We hear a lot about the generational divide when it comes to digital technologies. As it turns out, this digital divide is not just a feature of individual relationships anymore. The same gap can be seen in how young and old businesses relate to the public, and each other.
Like my millennial nieces and nephews rolling their eyes at their Gen-X uncle’s stubborn ignorance of the intricacies of Tinder dating, younger businesses are far more digitally-savvy than their older counterparts as well.
Whereas I’m a proud denizen of Gen-X slackerdom prone to dismissing earnest new applications ironically (yet still ready to adopt them if convenient), the younger members of my family see nothing strange in marketing themselves in multiple ways on various platforms, collecting ‘likes’ and mutual swipes as obsessively as I used to collect vinyl records. And while I am aware that there are a few hipsters out there who might be interested in my dusty old LP collection, I think it’s fair to say that my nieces and nephews could have found a market for those old albums long ago.
Young business, like those young men and women in my family, seem to have the edge when it comes to fully embracing digital technologies. But don’t take my word for it! This is but one of the take-aways from a new survey put out by the Canadian Federation of Independent Business (CFIB) that’s sure to light a spark in the minds of Canada’s budding young entrepreneurs.
According to the survey, Embracing technology in a digital age, businesses less than 5 years old are more likely to think of social media as integral to their start-up, with 72% thinking of it as an important part of their business model from the get go, whereas only 48% of firms that have been around for 10 years or more feel the same.
This could partially be explained by the fact that younger firms are extremely focused on marketing their business and are more familiar with social media tools and their benefits, whereas older businesses may be more established and already have a strong client base, and therefore do not feel the need to publicize their activities quite as much.
Like the common refrain that the youth of today spend far too much time, money and mental energy on their phones checking Facebook, Twitter and the like, some of the barriers to digital adoption, according to older firms, is that they find these digital tools too time-consuming, too costly and (surprise, surprise – for us ‘old timers’ anyway) too difficult to understand.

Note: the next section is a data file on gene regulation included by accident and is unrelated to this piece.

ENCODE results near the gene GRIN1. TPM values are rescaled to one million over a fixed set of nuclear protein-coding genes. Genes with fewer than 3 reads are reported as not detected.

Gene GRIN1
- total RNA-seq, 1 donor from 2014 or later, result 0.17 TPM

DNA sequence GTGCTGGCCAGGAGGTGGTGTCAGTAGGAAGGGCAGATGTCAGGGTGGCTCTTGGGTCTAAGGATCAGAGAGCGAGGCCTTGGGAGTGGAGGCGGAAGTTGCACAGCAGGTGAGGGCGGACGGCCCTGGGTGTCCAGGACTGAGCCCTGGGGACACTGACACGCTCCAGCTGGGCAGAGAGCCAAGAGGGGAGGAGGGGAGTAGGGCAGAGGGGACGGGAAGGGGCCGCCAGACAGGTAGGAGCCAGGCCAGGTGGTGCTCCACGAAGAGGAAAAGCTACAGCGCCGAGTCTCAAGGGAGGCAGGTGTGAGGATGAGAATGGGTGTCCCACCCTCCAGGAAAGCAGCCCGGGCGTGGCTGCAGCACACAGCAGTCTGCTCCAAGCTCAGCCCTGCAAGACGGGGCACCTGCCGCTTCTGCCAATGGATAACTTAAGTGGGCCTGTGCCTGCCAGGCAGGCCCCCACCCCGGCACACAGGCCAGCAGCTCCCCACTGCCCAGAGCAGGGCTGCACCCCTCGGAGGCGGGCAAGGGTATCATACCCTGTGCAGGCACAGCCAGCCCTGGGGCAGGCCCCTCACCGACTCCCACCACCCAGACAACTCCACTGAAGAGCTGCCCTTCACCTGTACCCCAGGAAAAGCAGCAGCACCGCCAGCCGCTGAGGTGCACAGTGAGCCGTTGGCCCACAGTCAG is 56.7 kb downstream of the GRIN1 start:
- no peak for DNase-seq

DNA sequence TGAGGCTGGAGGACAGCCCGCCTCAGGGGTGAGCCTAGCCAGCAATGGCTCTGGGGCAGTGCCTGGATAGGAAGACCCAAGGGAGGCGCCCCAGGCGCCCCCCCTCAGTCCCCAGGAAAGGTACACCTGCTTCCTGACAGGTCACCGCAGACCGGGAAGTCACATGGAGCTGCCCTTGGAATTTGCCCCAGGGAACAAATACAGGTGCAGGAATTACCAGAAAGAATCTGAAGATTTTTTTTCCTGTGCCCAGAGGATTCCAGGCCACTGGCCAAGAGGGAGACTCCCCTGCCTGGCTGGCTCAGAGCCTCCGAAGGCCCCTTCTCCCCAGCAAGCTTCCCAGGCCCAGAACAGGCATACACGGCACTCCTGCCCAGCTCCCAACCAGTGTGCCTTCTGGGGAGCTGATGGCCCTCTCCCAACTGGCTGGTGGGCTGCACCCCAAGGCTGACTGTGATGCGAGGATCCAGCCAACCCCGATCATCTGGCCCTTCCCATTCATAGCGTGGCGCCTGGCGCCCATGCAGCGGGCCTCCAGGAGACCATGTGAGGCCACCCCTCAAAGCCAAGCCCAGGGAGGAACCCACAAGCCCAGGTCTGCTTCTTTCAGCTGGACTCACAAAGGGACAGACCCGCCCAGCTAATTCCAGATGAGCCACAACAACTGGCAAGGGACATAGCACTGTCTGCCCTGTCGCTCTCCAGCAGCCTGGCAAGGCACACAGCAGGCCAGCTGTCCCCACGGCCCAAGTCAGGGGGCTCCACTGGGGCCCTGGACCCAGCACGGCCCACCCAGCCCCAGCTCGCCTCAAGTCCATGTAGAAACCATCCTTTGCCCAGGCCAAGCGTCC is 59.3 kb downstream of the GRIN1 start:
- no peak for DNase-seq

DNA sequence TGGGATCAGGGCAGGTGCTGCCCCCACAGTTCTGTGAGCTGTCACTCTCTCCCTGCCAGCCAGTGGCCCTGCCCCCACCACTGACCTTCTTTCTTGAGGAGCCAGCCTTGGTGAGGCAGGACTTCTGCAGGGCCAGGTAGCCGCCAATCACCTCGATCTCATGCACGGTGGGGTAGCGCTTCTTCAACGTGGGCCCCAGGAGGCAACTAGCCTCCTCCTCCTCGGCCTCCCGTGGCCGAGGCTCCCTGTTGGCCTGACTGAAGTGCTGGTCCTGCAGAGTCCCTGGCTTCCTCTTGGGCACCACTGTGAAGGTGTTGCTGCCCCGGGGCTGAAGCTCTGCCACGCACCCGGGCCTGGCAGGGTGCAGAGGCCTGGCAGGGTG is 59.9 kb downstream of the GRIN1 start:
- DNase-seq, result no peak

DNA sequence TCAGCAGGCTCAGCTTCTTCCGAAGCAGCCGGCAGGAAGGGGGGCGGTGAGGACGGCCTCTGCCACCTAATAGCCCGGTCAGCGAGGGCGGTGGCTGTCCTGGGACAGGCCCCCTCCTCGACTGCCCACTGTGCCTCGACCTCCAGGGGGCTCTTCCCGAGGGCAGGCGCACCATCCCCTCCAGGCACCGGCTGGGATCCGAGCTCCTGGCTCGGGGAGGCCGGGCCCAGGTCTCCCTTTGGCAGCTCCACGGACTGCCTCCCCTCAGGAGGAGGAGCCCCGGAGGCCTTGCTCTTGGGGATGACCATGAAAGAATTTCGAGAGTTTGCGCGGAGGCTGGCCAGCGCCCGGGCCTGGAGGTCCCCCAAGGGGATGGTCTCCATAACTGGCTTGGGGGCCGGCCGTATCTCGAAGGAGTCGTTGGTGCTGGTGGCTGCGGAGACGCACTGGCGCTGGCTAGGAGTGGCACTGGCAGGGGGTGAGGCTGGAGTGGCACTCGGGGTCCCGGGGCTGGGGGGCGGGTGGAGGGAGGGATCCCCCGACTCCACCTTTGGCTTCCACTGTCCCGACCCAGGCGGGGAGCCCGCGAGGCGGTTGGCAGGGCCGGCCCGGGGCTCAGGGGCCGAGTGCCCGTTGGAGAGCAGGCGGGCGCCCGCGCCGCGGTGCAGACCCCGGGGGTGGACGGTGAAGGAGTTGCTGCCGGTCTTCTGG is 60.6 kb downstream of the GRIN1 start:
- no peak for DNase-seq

Millennials view technology as a critical part of their life and work. They are constantly “on,” and connected. They tend to embrace new technologies for socializing and working, and adapt quickly. By contrast, Gen X’ers mainly use technology for purposes of convenience, such as online banking and shopping. This same disconnect regarding the purpose and use of new technologies can be applied to younger and older firms respectively.
Not all differences can be chalked up to age though. One interesting item from the survey that goes beyond that particular divide is the type of social networking sites certain businesses use. Businesses that deal directly with consumers, such as retailers and those in hospitality or recreation, are much more likely to be using Facebook, Twitter and Instagram. Alternatively, businesses that primarily deal with other businesses, such as those in finance, insurance and professional services, are much more likely to use LinkedIn.
Size matters too. Larger companies of 50 employees or more make use of social media platforms like Twitter more than smaller businesses with less than five employees (see chart). This may be due to the fact that larger businesses have the capacity to hire younger, more linked in social media experts, if needed, to set up and manage these accounts compared to a smaller business that may find it difficult to access such resources and therefore may choose to focus on just one social media platform if they choose to engage in social media at all.
As the study reveals, 34% of respondents are not using social media at all, and while this figure has been trending downward for many years now, it shows that there’s still more that can be done to assist older, smaller firms in adopting the technologies that will keep them competitive, agile and safe from the collective eye-rolls of the younger crowd.
Join us Friday when we outline some of actions CFIB recommends policy makers take to help older, smaller firms connect with the next generation of entrepreneurs, such as providing simple, cost-effective, “off-the-shelf” digital tools for small business, creating a website of such tools to enhance digital literacy and introducing a “digital technology deduction” so a business can write-off their investment in the year of purchase.
With over 15 years of experience in communications, John has spent most of his career in Europe and Asia working with a long list of clients on a large number of projects. He particularly likes working on behalf of small- and medium-sized enterprises in his present role as Media Writer for the Canadian Federation Independent Business (CFIB). He’s also been a small business person himself, establishing a rather successful translation company in Prague that in its heyday employed three teams of translators.